One in three adults in the United States has been arrested at least once, a strikingly high number compared with many other countries. Now, a new study reveals one of the implications of that figure: Nearly half of unemployed U.S. men have a criminal conviction by age 35, which makes it harder to get a job, according to an analysis of survey data.
The findings suggest having a criminal justice history is pushing many men to the sidelines of the job market, says sociologist Sarah Esther Lageson of Rutgers University, Newark, who was not involved in the study. “I’m not sure that many people understand just how prevalent an arrest is,” she says. “It really shows up [that unemployment] is actually a mass criminalization problem. … Because arrests are so common, they shouldn’t be considered in an employment context at all,” she says.
The work began when Amy Solomon, then head of the Federal Interagency Reentry Council, was leading U.S. efforts to help former prisoners re-enter society. She knew previous research had shown having a criminal record—from arrest to conviction to incarceration—makes it harder to get a job. Employers may hesitate to hire applicants with a criminal record for fear they will reoffend, or for potential negligent hire lawsuits. But Solomon couldn’t figure out just how many of the unemployed had criminal records. She turned to Shawn Bushway, an economist and criminologist at RAND Corporation with a track record of finding answers to hard questions about statistics in criminal justice. “No one in criminology [had ever] asked … that question,” he says.
Because the justice system in the United States is highly fragmented, there’s no centralized repository of criminal history records. “[The data] is public by law, yet it is extraordinarily difficult to collect,” says Michael Romano, a criminal law researcher at Stanford Law School who was not involved in the new study.
So Bushway turned to another source: data from the U.S. Department of Labor. Starting in 1997, statisticians with the department conducted the National Longitudinal Survey of Youth. For more than 2 decades, they have periodically interviewed 8984 people born between 1980 and 1984, asking questions about education, income, employment status, and criminal histories. Bushway had used the survey once before—to come up with the estimate of how many U.S. adults had ever been arrested.
Because far fewer women are arrested than men, Bushway and his colleagues focused on unemployed men. Of the men who responded to the survey at age 35, 5.8% were unemployed, which the researchers defined as being without a job for at least four consecutive weeks, but fewer than 39 weeks. Of these men, 64% had been arrested at least once and slightly more than 46% had a conviction, the team reported yesterday at the annual meeting of AAAS (which publishes Science) and online today in Science Advances.
“It’s pretty staggering,” Romano says. “I would not have guessed that such a high number of people who are unemployed have a criminal background … it’s really eye-opening.”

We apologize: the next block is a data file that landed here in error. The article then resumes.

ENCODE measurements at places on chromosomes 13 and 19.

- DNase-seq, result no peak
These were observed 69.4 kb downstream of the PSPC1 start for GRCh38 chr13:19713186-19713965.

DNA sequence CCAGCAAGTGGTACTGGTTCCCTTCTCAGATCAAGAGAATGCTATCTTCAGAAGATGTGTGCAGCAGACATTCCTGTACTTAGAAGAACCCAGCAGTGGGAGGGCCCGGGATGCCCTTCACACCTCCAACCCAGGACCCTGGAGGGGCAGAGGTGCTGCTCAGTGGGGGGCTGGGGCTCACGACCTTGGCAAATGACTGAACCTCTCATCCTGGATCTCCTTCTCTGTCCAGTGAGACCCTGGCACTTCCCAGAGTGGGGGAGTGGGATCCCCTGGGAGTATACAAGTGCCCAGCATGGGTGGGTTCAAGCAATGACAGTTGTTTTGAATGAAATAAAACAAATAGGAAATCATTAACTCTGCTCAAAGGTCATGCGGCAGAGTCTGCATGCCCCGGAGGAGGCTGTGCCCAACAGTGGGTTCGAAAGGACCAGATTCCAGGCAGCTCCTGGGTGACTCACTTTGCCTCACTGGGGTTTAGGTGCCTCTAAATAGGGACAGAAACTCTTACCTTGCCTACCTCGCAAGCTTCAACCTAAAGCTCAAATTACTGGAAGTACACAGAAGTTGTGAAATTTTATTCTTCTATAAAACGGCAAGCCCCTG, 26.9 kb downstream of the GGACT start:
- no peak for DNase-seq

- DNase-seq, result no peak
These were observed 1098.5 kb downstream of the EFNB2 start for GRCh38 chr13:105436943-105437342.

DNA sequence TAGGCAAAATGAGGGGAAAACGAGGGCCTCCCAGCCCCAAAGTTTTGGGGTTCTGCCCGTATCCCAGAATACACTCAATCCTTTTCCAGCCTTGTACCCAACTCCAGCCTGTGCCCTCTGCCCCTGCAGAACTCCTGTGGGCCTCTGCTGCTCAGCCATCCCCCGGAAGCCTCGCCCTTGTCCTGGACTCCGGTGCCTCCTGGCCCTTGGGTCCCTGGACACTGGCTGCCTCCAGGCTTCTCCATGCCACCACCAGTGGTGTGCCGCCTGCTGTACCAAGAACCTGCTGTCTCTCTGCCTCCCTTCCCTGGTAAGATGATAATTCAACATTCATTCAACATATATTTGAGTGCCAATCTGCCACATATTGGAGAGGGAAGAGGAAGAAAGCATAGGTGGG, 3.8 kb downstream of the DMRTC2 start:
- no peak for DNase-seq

The researchers also wanted to know whether people of color were disproportionally impacted by both unemployment and a criminal record. Among survey respondents, Black and Hispanic men were 1.4 times more likely to be arrested than white men, and were 1.8 and 1.2 times more likely to be unemployed, respectively. But what the researchers found surprised them: Although more Black and Hispanic survey participants were unemployed and had a criminal record than their white counterparts, the proportion of the unemployed Black men with criminal records was similar to that of unemployed white men with criminal records. Among the unemployed, 67% of Black men, 58% of Hispanic men, and 65% of white men had been arrested by age 35.
Lila Kazemian, a sociologist at City University of New York, calls these results “surprising.” She adds: “This is somewhat unexpected, given that Black men experience unemployment and contacts with the criminal justice system at a higher rate than their non-Black counterparts.”
The explanation, the authors say, is that although racism influences hiring, discrimination based on criminal history may be even more potent. “People [with criminal histories] are being segregated into certain jobs and in certain industries, and are unable to advance their careers … many, many years after they have a record,” Bushway says.
Harry Holzer, a labor economist at Georgetown University, says the findings should be taken into account by employment and re-entry services. But he points out that the findings may not be applicable for all unemployed today: Some of the years used in the survey had very tight labor markets, he says, and because the survey relies on self-reports, there’s a chance the criminal background of participants is underreported.
Meanwhile, Lageson points to Western European countries like France, where criminal records are not public and employers cannot use them to make hiring decisions. In experimental research, Lageson has found that U.S. employers do discriminate against applicants if they have one arrest. “We should rethink public access to these types of low-level records given that they’re impacting such a large proportion of unemployed people,” she says.
“These findings represent a major contribution to the re-entry literature and hold a key to improving economic mobility among those who are unemployed,” says Solomon, now a principal deputy assistant attorney general at the U.S. Department of Justice. “Now that we have an answer to this question, I hope the workforce development field will pay even greater attention to the barriers imposed by a criminal record and create strategies to address them.”
Clarification, 20 February, 1:50 p.m.: This story has been updated to clarify that the survey results were for American men in their mid-30s, and do not necessarily apply to all American men.